A salute to the Bambino
Each of Bill Keisling's nonfiction books is dedicated to someone who has made a significant contributon to American democracy. The Midnight Ride of Jonathan Luna is dedicated to Baltimore's Babe Ruth.
Where have you gone, Babe, and Boog, and Frank, and Brooks?
Keisling writes, "Babe Ruth swings his bat in the center of the golden moment of the golden age of baseball. And so he swings at the center of the golden age of America. On a fateful day in the 1932 World Series, playing against the Chicago Cubs, in the depths of the great Depression, Ruth stood at bat with two strikes against him. 'Never let the fear of striking out get in your way,' Ruth once advised the youth of America. As Cubs fans heckled, Ruth pointed to the center field bleachers. With the next pitch he slammed the ball out of the park, above the spot where he had pointed. It was the longest home run ever to be hit out of Wrigley Field.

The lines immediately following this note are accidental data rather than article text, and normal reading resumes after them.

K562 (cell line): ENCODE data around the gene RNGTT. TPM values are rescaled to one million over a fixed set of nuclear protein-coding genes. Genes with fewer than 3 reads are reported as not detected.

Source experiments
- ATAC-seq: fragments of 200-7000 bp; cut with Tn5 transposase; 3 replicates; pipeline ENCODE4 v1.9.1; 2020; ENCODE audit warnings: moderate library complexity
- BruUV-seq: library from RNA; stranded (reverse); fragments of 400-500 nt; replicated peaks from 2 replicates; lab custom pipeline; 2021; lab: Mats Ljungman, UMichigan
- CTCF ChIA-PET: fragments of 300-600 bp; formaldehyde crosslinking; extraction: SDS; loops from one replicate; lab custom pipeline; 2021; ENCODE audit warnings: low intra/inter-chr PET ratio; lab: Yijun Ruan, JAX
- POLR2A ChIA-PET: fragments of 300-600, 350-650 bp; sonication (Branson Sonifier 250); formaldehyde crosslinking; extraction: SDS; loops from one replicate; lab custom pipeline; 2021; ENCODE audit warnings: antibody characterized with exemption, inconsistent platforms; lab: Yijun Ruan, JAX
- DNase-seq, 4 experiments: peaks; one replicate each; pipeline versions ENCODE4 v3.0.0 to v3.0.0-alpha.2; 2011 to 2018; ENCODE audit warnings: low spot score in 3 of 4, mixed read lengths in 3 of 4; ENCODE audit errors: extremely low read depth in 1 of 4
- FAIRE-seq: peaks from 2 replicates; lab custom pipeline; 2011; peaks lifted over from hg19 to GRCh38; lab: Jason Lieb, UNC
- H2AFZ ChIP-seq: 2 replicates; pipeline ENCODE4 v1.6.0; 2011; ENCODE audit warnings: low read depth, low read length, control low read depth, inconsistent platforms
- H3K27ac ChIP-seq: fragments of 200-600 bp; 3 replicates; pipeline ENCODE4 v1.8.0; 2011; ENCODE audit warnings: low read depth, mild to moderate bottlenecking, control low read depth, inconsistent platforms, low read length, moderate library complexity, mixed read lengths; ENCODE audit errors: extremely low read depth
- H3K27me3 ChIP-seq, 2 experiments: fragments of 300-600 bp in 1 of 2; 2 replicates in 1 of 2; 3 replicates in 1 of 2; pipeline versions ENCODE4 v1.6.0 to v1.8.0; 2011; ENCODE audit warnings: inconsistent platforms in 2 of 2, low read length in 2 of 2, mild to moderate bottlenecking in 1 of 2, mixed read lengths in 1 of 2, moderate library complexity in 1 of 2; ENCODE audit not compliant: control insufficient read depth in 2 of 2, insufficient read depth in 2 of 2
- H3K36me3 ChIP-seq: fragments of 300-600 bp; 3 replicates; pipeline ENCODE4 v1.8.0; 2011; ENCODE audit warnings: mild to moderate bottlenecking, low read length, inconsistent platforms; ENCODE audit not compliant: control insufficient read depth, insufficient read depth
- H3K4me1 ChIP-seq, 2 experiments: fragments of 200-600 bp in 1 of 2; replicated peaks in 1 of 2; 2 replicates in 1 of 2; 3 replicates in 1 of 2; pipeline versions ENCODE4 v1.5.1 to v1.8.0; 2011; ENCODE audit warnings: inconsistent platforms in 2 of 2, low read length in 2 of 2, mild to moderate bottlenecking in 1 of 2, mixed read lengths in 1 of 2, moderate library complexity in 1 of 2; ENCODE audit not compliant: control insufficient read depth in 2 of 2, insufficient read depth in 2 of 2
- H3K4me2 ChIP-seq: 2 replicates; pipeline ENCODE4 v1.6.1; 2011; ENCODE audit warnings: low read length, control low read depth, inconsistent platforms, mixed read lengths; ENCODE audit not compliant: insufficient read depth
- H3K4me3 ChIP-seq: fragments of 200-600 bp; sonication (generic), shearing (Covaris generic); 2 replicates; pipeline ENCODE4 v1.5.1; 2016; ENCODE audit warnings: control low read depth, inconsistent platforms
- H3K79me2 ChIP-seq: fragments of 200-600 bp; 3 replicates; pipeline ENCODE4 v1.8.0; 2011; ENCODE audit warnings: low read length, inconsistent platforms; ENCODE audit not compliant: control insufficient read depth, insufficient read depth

"In that one mythic moment of instant prophesy, determination, and straightaway action, Babe Ruth embodies the American century, and the spirit of unstoppable American accomplishment. The Wright brothers pointing to the sky. Jack Kennedy pointing to the moon. Eisenhower pointing his men to the beaches of Normandy. FDR pointing our way out of the Great Depression, despair and darkness. As we point, in our new century, to an American renewal."
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